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August 19, 2019

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Lead exposure

Environmental consequences of the Notre Dame blaze

Following the fire which ripped through the 850-year-old Parisian cathedral, devastating the roof and causing the spire to collapse, reports have emerged about the potential threat of lead poisoning to local residents. Dr Adrian Hyzler, Chief Medical Officer at Healix International, highlights the dangers of lead exposure and outlines some measures which can be taken to prevent it.

Notre Dame Paris BurningApril’s fire shocked the world, but thanks to the sterling work of firefighters the building was saved from total collapse. Plans are already in place for a full restoration. The roof and spire of the iconic building were unable to be saved though and that is the focus of this recent report.

Contained within the roof and the spire were several hundred tonnes of lead cladding. With the fire reaching temperatures in excess of 800C, a huge amount of toxic lead particles were released into the atmosphere before settling back on surfaces and in the soil. Lead-contaminated soil can pose a risk through direct ingestion, uptake in vegetable gardens, or tracking into homes.

It has been reported that surrounding areas have registered levels of lead contamination ranging between 500 and 800 times the official safe level. The US Environmental Protection Agency (EPA) has set a standard for lead in the ambient air of 0.15 µg/m3 averaged over a three-month period.

Young children are particularly at risk as they can absorb four or five times the amount of ingested lead as adults. Unborn foetuses are also vulnerable. It has been suggested that even at ‘lower levels of exposure’ that cause no obvious symptoms, and that previously were considered safe, lead is now known to produce a spectrum of injury across multiple body systems. In particular, lead can affect children’s brain development resulting in reduced IQ, behavioural changes such as reduced attention span and increased antisocial behaviour, and reduced educational attainment. As lead exposure increases, the range and severity of symptoms and effects also increases. The neurological and behavioural effects of lead are believed to be irreversible.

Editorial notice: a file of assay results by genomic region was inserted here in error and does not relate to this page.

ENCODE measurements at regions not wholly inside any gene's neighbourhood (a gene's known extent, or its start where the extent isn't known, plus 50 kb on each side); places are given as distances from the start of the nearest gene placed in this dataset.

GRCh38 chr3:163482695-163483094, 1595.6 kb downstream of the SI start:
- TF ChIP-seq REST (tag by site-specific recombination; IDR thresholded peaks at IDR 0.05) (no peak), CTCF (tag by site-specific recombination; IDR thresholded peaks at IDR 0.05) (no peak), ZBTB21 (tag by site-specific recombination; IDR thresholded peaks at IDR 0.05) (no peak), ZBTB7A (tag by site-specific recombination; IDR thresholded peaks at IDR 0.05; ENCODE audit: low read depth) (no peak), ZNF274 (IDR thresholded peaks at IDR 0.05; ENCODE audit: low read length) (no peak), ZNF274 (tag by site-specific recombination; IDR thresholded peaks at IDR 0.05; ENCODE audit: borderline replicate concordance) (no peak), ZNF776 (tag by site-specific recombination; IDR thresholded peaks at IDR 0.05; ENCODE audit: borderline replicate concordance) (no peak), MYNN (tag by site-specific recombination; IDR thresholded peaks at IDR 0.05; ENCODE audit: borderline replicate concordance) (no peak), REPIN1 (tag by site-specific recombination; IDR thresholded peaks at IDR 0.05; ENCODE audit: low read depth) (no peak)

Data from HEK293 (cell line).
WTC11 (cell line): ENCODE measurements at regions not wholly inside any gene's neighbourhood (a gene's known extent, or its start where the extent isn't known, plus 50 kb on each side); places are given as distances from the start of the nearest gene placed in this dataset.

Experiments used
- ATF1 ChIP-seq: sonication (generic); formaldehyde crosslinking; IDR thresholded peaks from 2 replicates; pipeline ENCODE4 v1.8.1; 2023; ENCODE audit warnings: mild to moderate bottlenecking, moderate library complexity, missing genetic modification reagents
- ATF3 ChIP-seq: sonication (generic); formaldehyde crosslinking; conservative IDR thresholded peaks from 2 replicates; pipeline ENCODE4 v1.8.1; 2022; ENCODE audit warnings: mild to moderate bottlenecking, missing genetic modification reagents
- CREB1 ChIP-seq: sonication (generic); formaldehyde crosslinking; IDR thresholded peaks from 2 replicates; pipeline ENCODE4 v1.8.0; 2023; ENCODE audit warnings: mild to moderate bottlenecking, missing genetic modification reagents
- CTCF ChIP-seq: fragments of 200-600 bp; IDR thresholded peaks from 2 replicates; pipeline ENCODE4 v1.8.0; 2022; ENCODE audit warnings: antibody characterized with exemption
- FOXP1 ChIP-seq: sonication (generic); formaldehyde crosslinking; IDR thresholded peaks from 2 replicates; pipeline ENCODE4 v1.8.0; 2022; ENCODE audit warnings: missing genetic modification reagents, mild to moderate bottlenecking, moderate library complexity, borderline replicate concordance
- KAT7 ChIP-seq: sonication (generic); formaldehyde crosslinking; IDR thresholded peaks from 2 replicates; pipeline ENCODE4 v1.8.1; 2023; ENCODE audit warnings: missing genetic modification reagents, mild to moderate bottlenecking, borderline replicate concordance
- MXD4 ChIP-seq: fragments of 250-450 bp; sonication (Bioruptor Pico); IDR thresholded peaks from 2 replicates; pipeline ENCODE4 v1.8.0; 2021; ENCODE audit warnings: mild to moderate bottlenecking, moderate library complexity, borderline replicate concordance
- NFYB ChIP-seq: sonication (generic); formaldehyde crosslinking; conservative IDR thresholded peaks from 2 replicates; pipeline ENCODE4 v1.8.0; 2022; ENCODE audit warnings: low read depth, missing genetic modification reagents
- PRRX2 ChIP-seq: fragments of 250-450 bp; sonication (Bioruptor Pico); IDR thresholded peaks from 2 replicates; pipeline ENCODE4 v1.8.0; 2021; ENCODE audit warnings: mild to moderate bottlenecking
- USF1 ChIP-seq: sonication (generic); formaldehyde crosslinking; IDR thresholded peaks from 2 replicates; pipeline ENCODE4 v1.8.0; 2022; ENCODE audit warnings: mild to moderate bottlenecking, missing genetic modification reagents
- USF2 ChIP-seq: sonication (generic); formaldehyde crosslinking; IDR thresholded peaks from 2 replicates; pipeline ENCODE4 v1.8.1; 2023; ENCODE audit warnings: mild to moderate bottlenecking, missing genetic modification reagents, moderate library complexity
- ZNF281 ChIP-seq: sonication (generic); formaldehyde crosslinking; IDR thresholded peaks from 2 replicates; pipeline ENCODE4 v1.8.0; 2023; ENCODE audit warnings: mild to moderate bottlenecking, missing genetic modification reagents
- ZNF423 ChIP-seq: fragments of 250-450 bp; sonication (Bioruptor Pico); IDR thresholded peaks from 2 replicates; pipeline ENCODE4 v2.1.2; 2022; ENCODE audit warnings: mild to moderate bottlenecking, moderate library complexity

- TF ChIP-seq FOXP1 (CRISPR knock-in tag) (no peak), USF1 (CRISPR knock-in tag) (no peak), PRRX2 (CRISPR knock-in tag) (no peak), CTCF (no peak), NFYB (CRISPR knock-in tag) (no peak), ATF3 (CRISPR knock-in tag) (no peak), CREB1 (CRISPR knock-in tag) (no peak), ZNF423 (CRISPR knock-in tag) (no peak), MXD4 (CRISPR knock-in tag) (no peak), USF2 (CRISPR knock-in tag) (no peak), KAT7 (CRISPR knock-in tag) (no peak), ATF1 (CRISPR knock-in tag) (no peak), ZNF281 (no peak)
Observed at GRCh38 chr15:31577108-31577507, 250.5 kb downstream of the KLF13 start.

In the months after the fire, the regional health agency in Paris recommended blood tests for pregnant women and children under seven years of age who live near Notre Dame. The recent alerts have also resulted in the closure of two local schools, pending further investigation by environmental agencies. The Paris authorities have ordered a deep clean and removal of hazardous substances from nearby schools, before the children return for the Autumn term.

Lead removal work at the cathedral itself is set to resume, but with stricter safety procedures. Roads and public plazas around Notre Dame have been closed to the public since mid-April, after exceptionally high levels of lead were recorded.

An environmental group has filed a lawsuit against the city’s authorities for criminal negligence in not alerting residents sooner. The long-term public health effects of chronic lead exposure on children in low-income urban areas is a topic of much ongoing debate. The effects of a mass exposure on children near Notre-Dame are difficult to anticipate.

What can be done to prevent exposure to lead?

  • Children and pregnant women should not be present in housing built before 1978 that is undergoing renovation.
  • Create barriers between living/play areas and lead sources.
  • Make sure your child does not have access to peeling paint or chewable surfaces painted with lead-based paint.
  • Regularly wash children’s hands and toys. Hands and toys can become contaminated from household dust or exterior soil.
  • Regularly wet-mop floors and wet-wipe window components. Because household dust is a major source of lead, you should wet-mop floors and wet-wipe horizontal surfaces every week. Windowsills and wells can contain high levels of leaded dust. They should be kept clean. If feasible, windows should be shut.
  • Take off shoes when entering the house to prevent bringing lead-contaminated soil in from outside.
  • Prevent children from playing in bare soil; if possible, provide them with sandboxes. Plant grass on areas of bare soil or cover the soil with grass seed, mulch, or wood chips, if possible. Until the bare soil is covered, move play areas away from bare soil and away from the sides of the house.

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